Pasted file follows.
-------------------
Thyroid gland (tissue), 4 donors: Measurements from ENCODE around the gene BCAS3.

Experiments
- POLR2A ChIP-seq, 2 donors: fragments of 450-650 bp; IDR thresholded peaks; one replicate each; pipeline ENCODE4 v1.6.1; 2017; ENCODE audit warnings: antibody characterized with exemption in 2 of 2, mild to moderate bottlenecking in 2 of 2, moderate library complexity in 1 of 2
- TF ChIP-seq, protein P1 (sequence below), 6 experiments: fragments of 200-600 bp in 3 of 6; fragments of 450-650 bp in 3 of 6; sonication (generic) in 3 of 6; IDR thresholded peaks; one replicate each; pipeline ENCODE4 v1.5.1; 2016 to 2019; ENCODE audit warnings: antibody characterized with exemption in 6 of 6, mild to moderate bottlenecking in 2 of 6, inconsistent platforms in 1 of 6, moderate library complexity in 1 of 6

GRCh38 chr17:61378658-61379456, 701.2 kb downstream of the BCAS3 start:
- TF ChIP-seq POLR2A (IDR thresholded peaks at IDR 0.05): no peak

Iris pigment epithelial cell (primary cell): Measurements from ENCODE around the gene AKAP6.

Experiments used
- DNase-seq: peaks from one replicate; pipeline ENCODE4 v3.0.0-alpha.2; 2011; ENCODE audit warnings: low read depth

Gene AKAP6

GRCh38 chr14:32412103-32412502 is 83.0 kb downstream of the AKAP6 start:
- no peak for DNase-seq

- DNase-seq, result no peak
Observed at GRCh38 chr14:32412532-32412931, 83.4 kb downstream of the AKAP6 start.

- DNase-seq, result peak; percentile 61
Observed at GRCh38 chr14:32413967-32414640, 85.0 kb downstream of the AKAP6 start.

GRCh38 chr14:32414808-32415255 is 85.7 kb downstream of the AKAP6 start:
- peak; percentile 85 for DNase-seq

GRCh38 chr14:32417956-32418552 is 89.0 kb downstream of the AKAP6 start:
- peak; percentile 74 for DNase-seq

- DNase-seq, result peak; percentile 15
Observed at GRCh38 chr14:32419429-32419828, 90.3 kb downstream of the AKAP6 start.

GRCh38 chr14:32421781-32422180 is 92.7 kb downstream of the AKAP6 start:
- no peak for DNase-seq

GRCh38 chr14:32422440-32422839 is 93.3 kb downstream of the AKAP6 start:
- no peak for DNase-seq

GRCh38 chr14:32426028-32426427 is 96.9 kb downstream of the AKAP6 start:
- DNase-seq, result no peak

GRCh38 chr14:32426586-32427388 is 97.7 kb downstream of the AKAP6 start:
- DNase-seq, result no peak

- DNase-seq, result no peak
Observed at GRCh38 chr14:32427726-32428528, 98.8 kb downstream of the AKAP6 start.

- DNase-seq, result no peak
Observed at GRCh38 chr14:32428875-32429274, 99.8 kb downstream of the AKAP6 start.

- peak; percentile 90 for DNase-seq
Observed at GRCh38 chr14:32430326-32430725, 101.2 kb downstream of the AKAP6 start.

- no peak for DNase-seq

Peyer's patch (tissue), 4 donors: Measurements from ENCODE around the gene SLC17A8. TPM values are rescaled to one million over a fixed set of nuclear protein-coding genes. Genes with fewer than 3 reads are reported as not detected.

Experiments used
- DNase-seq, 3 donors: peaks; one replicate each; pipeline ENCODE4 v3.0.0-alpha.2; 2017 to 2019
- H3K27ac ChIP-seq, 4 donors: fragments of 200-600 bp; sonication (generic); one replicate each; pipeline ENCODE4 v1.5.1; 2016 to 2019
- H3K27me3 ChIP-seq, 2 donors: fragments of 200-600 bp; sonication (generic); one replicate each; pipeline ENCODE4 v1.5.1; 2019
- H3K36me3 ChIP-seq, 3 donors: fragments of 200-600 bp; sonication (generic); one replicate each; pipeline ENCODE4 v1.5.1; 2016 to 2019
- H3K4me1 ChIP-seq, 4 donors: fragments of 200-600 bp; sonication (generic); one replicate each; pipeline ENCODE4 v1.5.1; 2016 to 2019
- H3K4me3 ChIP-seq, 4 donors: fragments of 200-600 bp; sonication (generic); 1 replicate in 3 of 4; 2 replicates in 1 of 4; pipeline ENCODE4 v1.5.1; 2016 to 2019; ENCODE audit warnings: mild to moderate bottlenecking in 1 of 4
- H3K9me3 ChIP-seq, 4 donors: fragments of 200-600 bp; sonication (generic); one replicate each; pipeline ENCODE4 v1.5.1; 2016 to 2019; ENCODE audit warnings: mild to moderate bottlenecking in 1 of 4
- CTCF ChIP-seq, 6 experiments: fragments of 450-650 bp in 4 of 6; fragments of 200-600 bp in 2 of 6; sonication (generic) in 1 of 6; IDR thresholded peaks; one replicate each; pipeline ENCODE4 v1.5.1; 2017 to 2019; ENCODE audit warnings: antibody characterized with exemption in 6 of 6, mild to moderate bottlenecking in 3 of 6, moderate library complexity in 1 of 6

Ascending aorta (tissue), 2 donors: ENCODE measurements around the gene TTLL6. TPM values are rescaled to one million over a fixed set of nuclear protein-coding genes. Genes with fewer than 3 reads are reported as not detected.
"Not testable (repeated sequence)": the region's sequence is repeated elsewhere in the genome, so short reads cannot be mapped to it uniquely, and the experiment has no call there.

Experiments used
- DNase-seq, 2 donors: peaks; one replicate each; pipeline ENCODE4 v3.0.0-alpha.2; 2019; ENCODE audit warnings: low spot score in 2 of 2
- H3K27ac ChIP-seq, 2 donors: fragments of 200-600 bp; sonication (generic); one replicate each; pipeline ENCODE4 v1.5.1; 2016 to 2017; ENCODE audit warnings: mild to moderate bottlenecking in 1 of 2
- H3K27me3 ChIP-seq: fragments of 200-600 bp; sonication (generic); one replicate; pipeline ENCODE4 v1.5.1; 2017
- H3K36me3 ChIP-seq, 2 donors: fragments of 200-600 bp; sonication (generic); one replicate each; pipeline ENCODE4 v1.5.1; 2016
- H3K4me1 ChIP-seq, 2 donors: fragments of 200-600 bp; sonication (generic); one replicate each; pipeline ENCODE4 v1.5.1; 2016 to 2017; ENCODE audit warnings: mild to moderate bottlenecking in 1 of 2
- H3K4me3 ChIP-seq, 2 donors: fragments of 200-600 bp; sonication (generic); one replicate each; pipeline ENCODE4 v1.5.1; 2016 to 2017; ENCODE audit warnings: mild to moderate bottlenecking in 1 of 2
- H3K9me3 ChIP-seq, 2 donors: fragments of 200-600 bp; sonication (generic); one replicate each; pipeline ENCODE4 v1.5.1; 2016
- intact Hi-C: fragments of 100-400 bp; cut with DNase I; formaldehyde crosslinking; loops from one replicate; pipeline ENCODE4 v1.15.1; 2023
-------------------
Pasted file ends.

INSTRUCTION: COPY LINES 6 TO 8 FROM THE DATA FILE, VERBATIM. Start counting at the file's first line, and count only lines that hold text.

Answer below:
- TF ChIP-seq POLR2A (IDR thresholded peaks at IDR 0.05): no peak

Iris pigment epithelial cell (primary cell): Measurements from ENCODE around the gene AKAP6.

Experiments used